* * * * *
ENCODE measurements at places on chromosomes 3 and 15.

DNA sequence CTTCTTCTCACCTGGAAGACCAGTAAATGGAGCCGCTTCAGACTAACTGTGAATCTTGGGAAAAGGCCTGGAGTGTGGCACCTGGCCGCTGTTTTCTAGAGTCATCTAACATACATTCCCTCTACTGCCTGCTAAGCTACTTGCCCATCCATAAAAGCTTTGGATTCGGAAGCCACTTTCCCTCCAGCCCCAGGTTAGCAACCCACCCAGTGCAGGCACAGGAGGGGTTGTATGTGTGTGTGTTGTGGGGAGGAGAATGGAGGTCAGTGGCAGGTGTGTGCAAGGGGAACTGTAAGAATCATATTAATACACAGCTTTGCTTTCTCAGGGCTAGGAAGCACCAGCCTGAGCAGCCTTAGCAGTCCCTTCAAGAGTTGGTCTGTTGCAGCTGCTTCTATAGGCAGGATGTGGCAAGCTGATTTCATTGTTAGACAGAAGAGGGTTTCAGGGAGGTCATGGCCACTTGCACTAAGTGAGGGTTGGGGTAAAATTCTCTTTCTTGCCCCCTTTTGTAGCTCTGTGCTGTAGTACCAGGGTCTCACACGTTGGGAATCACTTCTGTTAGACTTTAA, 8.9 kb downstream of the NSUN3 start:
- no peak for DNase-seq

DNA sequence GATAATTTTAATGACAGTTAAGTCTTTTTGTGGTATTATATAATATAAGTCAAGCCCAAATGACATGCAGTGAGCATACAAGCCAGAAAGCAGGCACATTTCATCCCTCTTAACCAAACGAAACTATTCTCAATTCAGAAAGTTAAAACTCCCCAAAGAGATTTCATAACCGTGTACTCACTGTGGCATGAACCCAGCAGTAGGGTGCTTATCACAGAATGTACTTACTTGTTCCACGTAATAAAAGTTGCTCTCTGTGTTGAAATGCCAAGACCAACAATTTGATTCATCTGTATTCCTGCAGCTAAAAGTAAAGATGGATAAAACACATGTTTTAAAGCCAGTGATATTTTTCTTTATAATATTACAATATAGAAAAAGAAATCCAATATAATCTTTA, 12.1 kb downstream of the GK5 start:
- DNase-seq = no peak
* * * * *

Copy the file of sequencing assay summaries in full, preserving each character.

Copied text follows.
ENCODE measurements at places on chromosomes 3 and 15.

DNA sequence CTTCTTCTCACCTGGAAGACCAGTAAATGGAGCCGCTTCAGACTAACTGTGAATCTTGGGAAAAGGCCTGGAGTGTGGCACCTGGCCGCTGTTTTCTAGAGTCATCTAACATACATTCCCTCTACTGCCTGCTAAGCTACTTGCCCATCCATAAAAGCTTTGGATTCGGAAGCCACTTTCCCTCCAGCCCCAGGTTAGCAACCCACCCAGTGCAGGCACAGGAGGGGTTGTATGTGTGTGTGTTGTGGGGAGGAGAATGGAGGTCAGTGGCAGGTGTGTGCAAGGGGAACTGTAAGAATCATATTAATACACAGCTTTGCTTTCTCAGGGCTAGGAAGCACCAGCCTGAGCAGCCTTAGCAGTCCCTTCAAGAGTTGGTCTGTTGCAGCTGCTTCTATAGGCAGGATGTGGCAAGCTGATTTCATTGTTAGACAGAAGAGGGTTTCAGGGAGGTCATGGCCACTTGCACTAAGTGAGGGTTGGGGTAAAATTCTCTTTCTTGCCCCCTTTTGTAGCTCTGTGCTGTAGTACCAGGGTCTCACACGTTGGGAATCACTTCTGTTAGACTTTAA, 8.9 kb downstream of the NSUN3 start:
- no peak for DNase-seq

DNA sequence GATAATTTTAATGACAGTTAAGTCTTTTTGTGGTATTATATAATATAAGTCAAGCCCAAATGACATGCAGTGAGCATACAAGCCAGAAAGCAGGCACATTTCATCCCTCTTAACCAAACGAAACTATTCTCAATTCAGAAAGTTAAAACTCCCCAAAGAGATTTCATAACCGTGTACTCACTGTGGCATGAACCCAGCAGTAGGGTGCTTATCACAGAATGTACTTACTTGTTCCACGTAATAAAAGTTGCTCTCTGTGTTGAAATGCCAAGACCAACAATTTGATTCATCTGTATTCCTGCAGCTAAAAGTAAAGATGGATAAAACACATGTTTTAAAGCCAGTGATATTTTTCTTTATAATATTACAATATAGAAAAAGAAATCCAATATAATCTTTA, 12.1 kb downstream of the GK5 start:
- DNase-seq = no peak